Thursday, December 21, 2006

What Is Wired Ethernet?

Ethernet IEEE 802.3 is the most common local network technology used today. It is based on CDMA/CA (Collision Detection Multiple Access Collision Avoidance) scheme. Think of Ethernet as a telephone party line. Before speaking you listen to see if anyone else is talking. If no one is talking then you start. It is possible that several people may start talking at the same time. That is a collision; no one can understand what is being said. When this occurs everyone stops talking for a while. When the line is idle they try again. Each party waits a different length of time to minimize the chance of colliding again. CDMA/CD imposes a number of design constraints on the network. The minimum packet size must be longer then the end-to-end propagation delay of the system. This insures the transmitter is still transmitting when the collision occurs allowing retries to be done by the network layer. Power levels must be set to allow collision detection.

When Ethernet was developed it used a fat coax cable with taps clamped on at prescribed intervals. Today the most common type of Ethernet wiring is unshielded twisted pair (UTP) copper cable consisting of 4 pairs of wire terminated with 8 conductor jacks similar to those used for telephone wiring. This has dramatically reduced the cost of implementing a LAN.

Media Access Controller (MAC) Address

Each Ethernet interface has a unique address called the MAC address. This allows each interface to be uniquely addressed. This is not the same as the IP address that will be discussed later.

Excerpt from Assigned Ethernet numbers:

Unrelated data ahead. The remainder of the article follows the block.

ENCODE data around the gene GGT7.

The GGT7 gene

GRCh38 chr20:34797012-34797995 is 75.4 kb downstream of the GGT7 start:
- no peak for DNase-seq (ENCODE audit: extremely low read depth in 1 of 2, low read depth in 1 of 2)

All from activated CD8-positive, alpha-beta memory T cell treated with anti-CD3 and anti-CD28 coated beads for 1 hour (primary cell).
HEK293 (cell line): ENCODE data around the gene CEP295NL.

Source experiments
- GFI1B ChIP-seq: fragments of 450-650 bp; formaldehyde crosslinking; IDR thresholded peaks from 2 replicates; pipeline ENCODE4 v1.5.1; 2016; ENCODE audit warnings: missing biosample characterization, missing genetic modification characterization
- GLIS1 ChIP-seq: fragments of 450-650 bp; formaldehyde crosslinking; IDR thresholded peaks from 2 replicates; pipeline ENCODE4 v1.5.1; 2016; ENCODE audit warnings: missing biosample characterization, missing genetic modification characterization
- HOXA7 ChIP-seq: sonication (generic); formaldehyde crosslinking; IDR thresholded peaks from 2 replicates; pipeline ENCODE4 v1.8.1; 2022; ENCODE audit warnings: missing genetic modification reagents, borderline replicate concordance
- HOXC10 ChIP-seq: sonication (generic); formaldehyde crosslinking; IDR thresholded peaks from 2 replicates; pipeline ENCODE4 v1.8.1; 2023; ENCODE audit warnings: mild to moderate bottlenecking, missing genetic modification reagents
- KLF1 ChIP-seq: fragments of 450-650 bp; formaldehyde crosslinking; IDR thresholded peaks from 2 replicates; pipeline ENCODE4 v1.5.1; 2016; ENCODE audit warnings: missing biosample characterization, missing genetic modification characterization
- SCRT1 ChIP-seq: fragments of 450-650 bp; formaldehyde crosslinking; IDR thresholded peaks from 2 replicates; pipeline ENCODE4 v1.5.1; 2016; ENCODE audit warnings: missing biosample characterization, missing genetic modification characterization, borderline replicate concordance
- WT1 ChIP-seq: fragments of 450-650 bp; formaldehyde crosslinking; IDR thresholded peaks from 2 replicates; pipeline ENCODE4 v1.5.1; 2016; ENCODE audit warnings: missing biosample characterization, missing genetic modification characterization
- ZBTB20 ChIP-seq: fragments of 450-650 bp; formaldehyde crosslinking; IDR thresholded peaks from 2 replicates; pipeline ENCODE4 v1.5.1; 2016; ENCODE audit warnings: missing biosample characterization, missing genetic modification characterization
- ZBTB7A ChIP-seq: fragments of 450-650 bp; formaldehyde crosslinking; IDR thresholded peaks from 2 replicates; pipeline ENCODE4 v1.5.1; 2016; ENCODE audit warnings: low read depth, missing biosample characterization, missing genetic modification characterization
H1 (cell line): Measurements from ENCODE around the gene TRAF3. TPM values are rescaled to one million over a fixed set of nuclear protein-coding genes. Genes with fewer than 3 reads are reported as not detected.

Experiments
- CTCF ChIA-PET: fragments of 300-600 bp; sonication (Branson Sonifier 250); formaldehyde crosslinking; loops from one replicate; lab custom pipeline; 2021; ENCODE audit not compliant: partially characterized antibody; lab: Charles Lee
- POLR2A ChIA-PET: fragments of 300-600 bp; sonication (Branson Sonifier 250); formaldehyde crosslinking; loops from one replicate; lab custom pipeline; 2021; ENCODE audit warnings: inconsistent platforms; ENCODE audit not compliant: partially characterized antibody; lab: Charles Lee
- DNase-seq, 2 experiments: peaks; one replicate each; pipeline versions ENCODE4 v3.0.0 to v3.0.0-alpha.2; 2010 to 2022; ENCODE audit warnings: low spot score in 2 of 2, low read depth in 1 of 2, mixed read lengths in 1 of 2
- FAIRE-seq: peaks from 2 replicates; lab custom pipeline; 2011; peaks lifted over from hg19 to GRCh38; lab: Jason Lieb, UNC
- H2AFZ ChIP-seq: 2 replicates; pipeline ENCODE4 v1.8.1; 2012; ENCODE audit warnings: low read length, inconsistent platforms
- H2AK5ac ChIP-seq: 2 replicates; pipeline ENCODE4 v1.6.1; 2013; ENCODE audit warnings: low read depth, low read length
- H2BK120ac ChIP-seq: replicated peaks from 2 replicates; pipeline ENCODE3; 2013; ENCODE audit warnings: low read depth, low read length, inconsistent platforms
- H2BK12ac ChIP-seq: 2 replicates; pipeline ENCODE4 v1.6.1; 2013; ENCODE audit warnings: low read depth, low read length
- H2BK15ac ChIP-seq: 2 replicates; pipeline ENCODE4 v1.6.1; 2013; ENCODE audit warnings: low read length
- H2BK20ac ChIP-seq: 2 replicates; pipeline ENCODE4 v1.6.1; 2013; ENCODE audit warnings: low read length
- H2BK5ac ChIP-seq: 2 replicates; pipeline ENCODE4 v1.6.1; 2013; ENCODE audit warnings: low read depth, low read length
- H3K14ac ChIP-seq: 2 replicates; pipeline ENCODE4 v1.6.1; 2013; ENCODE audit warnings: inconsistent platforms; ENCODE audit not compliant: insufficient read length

Ethernet hardware addresses are 48 bits, expressed as 12 hexadecimal digits (0-9, plus A-F, capitalized). These 12 hex digits consist of the first/left 6 digits (which should match the vendor of the Ethernet interface within the station) and the last/right 6 digits which specify the interface serial number for that interface vendor.

These high-order 3 octets (6 hex digits) are also known as the Organizationally Unique Identifier or OUI.

Ethernet addresses might be written unhyphenated (e.g., 123456789ABC), or with one hyphen (e.g., 123456-789ABC), but should be written hyphenated by octets (e.g., 12-34-56-78-9A-BC).

These addresses are physical station addresses, not multicast nor broadcast, so the second hex digit (reading from the left) will be even, not odd.

10Mbps - 100Mbps - 1Gbps - 10Gbps

Initially UTP Ethernet operated at 10 million bits per second (10Mbp/s). Fast Ethernet increased speed to 100 million bits per second over Category 5 wiring 100Mbp/s). Gigabit Ethernet is 10 times faster then Fast Ethernet (1,000Mbp/s). During Gigabit Ethernet development the Cat5 specification was tightened resulting in Cat5e. Work is in progress to increase Ethernet speed by another factor of 10 to 10 Gigabits per second....and yet again to 100 gigabits per second (10 GigE and 100 GigE).

Ethernet Hubs and Switches